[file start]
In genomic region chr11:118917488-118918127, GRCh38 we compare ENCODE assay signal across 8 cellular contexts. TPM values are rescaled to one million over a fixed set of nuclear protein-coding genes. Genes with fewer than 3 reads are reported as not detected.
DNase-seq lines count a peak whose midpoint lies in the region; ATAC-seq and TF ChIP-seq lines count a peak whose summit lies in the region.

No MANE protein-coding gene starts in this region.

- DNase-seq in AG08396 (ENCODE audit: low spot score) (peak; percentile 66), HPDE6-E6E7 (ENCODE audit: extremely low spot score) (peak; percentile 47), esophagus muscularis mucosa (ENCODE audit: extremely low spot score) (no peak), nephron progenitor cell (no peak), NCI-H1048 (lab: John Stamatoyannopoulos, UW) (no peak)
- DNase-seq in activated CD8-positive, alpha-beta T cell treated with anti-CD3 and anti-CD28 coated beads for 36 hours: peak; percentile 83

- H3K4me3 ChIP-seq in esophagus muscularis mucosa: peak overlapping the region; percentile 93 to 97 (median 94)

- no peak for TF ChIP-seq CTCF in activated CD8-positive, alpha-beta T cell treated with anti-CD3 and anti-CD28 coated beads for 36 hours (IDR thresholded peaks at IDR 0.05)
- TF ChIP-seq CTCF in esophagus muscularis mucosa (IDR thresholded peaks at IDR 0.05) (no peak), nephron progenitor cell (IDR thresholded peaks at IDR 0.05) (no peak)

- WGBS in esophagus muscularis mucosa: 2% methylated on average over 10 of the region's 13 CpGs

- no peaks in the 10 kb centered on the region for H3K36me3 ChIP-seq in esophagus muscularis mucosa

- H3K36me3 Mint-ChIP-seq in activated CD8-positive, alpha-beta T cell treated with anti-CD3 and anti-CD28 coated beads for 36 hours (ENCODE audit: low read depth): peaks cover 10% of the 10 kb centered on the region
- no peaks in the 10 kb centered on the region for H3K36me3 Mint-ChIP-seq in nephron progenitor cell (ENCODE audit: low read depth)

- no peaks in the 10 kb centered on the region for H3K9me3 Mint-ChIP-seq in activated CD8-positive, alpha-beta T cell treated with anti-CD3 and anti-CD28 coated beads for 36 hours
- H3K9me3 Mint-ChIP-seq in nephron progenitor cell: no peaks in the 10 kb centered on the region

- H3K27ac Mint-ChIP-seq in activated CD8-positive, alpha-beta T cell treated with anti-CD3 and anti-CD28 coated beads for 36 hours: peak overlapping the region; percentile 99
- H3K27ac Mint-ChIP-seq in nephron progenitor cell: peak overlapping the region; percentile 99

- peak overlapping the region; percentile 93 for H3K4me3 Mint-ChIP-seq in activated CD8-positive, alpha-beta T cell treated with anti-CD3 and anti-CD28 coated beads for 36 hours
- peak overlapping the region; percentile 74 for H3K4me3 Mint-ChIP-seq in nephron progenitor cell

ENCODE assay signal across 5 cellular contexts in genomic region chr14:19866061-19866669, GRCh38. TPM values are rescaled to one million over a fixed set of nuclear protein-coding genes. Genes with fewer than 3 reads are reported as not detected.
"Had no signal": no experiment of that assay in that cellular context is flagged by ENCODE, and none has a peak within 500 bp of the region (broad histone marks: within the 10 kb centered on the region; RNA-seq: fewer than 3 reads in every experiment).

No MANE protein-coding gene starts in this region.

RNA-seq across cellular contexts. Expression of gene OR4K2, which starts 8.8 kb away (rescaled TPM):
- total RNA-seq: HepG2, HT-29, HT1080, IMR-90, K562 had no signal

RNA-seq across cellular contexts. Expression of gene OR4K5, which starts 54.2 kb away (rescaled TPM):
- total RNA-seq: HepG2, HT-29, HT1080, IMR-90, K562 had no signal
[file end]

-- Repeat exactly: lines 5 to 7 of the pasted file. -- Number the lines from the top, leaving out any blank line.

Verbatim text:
- DNase-seq in activated CD8-positive, alpha-beta T cell treated with anti-CD3 and anti-CD28 coated beads for 36 hours: peak; percentile 83

- H3K4me3 ChIP-seq in esophagus muscularis mucosa: peak overlapping the region; percentile 93 to 97 (median 94)

- no peak for TF ChIP-seq CTCF in activated CD8-positive, alpha-beta T cell treated with anti-CD3 and anti-CD28 coated beads for 36 hours (IDR thresholded peaks at IDR 0.05)